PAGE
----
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Opposition wins Croatia presidency
Social Democrats leader Ivo Josipovic beats Zagreb mayor by wide margin.
Last Modified: 11 Jan 2010 03:17 GMT
Josipovic has vowed to fight corruption and is set to support the government's push to join the EU [AFP]

Opposition candidate Ivo Josipovic has won Croatia's presidential elections, upsetting the capital's popular mayor.

Josipovic, who heads the Social Democrat party won 60.29 per cent of the vote compared with 39.71 per cent for Milan Bandic, the mayor of Zagreb, with 99.6 per cent of the vote counted, the state-run electoral commission said on Monday.

Comparing his election to a "victorious symphony," Josipovic said "every citizen who aims for a better, more just Croatia has won".

Bandic congratulated Josipovic and said he was going back to work at the city council on Monday.

While the presidential role is somewhat limited in Croatia, the vote was seen as a test on whether Croatia would maintain its pro-Western course and fight against corruption.

The cabinet and parliament are the key decision-makers but the president is the supreme army commander, co-creator of foreign policy and hires and fires chiefs of intelligence services.

At least 4.4 million Croats were eligible to vote in the presidential run-off that saw two contrasting styles of leadership on offer in the nation that is looking to join the EU in 2012.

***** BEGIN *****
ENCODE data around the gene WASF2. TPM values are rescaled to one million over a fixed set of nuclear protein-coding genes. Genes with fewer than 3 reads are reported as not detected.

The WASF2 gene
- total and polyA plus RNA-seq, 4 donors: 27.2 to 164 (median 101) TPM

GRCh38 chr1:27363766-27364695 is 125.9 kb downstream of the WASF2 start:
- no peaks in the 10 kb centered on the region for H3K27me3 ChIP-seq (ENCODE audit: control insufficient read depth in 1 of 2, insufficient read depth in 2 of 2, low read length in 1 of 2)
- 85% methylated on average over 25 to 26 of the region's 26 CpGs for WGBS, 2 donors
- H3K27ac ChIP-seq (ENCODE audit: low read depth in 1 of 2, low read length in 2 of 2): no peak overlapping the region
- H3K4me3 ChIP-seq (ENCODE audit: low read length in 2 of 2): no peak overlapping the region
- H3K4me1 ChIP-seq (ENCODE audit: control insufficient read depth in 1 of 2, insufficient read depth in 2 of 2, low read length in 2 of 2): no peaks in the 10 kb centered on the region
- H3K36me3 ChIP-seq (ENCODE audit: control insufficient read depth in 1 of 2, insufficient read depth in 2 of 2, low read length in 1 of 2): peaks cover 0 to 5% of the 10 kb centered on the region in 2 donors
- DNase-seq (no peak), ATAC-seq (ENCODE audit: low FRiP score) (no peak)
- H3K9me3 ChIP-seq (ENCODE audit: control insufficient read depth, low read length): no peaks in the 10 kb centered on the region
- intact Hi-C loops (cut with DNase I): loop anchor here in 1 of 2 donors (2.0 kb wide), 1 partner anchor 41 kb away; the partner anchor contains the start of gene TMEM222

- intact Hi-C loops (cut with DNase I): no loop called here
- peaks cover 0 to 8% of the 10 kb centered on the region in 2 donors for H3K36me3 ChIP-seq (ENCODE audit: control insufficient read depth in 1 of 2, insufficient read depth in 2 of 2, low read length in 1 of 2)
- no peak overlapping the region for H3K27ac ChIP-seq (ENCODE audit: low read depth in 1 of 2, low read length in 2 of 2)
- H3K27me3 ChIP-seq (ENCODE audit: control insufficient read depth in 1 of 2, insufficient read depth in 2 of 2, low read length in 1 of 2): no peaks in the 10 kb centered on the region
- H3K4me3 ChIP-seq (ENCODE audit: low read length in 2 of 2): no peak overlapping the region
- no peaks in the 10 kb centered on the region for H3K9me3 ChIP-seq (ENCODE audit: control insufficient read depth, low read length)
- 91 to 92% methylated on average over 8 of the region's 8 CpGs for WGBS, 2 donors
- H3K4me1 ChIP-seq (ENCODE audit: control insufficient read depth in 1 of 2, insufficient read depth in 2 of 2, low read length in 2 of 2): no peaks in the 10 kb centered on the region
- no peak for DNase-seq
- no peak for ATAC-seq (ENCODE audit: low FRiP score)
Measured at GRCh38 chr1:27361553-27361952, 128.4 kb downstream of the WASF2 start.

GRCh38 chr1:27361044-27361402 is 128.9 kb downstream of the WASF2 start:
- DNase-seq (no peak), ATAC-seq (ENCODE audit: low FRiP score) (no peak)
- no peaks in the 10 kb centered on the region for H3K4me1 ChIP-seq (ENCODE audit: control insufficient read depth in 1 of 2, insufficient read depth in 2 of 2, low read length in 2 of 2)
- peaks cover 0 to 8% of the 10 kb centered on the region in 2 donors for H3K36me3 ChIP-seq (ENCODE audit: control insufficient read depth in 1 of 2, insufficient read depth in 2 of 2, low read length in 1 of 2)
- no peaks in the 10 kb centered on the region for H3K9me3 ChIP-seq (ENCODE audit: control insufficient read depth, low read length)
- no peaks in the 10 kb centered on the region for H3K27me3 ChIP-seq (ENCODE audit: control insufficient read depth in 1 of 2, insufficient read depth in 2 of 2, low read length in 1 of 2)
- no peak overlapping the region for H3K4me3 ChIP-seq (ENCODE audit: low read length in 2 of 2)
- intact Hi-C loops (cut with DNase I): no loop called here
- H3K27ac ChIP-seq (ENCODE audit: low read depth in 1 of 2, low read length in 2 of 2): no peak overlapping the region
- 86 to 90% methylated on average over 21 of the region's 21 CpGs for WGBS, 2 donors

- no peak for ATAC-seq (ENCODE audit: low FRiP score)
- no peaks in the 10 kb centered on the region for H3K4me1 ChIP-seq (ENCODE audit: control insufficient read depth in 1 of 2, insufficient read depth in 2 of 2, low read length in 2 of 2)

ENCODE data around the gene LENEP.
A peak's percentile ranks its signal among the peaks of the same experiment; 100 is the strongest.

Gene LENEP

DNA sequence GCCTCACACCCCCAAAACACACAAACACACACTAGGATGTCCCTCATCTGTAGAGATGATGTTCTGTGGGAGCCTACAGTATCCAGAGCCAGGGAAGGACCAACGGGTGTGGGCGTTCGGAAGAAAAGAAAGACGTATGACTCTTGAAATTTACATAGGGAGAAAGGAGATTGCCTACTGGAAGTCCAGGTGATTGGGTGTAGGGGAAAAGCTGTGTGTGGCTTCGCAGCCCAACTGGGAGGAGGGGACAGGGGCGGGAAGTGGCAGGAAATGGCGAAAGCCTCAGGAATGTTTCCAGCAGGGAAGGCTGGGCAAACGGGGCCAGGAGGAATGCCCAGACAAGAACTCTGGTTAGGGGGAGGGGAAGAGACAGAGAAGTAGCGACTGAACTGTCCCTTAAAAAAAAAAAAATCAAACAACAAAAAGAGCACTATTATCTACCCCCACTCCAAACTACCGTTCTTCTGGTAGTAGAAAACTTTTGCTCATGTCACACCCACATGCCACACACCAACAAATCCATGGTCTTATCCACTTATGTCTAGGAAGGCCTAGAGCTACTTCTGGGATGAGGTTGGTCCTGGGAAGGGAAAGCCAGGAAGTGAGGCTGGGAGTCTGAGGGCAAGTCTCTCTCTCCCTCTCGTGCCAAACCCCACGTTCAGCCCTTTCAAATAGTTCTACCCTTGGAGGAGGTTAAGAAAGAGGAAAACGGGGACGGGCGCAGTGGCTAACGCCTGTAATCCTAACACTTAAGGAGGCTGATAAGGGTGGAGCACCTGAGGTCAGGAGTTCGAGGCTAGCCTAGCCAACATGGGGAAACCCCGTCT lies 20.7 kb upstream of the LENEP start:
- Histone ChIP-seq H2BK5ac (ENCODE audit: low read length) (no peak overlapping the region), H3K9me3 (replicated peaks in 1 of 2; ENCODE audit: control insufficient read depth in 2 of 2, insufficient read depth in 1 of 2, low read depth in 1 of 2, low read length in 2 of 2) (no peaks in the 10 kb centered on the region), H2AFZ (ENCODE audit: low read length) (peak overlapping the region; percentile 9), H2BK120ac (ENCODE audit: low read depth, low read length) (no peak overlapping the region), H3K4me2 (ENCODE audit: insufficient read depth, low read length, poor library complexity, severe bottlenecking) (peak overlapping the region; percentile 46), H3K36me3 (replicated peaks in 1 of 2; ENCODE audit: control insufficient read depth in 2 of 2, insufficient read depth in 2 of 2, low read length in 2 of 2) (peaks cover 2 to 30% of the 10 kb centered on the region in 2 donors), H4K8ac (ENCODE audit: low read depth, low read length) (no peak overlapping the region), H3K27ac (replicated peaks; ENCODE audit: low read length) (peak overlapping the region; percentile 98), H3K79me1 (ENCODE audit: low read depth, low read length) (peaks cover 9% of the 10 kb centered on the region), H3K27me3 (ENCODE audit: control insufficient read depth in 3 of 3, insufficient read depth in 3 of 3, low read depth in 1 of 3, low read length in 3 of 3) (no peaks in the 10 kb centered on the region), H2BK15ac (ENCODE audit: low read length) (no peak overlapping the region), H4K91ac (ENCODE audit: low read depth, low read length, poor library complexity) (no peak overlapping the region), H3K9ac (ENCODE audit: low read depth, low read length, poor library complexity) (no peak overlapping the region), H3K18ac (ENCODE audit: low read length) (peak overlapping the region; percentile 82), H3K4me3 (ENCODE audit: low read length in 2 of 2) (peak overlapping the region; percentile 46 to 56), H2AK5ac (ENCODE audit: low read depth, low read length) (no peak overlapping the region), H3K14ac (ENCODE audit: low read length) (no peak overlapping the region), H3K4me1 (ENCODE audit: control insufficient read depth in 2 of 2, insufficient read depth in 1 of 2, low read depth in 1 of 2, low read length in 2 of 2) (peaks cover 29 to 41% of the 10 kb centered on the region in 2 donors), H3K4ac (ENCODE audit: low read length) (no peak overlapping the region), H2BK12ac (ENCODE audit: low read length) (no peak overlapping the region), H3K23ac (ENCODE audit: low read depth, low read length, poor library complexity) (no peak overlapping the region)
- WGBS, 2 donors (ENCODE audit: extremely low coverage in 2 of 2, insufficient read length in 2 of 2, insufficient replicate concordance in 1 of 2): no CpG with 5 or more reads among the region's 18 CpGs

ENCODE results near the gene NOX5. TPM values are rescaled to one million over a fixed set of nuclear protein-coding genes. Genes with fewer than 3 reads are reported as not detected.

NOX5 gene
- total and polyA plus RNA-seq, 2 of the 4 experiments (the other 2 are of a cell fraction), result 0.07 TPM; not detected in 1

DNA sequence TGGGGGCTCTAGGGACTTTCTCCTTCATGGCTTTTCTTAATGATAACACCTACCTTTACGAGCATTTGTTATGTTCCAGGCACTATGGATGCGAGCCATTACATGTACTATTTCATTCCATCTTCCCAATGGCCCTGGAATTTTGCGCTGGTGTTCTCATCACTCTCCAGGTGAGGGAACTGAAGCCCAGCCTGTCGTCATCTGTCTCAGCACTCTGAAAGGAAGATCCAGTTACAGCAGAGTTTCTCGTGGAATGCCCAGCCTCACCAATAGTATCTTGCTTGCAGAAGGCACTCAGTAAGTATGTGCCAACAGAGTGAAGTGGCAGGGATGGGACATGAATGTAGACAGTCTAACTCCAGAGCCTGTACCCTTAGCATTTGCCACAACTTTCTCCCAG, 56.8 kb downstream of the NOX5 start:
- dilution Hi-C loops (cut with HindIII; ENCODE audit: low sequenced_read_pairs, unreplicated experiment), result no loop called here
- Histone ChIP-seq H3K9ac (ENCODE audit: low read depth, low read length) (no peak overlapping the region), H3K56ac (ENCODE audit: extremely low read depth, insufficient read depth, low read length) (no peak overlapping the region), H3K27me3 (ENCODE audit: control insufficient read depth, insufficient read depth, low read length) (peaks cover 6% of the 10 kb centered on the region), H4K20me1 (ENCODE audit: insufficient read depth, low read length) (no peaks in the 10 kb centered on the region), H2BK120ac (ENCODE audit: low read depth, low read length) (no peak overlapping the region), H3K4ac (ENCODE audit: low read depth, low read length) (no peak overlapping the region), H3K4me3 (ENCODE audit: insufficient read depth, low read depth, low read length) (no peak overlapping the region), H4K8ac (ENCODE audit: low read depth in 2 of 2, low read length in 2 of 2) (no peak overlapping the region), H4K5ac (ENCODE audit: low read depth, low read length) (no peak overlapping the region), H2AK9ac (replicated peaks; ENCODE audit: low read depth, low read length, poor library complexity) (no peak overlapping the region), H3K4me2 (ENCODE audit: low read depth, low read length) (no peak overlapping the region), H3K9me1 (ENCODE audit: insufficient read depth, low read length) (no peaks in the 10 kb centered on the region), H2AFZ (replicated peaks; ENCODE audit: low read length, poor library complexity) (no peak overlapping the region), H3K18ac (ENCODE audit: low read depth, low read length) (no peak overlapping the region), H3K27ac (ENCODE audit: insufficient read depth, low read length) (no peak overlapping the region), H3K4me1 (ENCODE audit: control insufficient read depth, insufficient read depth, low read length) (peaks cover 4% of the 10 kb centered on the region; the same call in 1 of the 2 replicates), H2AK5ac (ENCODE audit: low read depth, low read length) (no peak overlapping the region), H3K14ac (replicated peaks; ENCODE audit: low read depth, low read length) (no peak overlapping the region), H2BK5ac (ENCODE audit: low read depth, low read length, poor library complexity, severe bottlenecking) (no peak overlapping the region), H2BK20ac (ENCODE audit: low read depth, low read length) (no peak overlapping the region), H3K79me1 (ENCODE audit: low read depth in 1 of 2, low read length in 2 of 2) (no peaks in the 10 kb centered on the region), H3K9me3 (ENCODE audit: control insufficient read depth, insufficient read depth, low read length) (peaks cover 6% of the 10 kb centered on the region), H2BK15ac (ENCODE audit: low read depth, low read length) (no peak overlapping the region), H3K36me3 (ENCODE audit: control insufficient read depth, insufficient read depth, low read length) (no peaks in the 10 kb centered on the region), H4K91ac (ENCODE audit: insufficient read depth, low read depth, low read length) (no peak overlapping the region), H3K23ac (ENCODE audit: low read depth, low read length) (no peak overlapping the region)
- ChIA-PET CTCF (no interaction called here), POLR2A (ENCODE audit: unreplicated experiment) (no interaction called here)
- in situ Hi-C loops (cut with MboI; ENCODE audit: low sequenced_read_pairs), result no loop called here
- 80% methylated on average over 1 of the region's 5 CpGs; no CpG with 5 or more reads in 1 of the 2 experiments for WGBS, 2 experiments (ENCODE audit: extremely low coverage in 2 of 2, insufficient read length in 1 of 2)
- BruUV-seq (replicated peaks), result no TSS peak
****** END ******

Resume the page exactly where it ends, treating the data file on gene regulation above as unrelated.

EU hopes

Josipovic is expected to support the government's push to join the EU and has promised to back the drive by Jadranka Kosor, the prime minister, to implement reforms and fight corruption, as required by Brussels to complete EU accession talks this year.

But his win also gives a boost to his opposition Social Democrats party and sets up a possible showdown with the government over how to battle corruption and revive the economy.

Analysts say the government's biggest challenge is to salvage the strained budget, particularly as its economic forecasts of growth this year are seen as too optimistic.

Josipovic will succeed veteran reformer Stjepan Mesic, whose second five-year term ends in February.

Source:
Agencies
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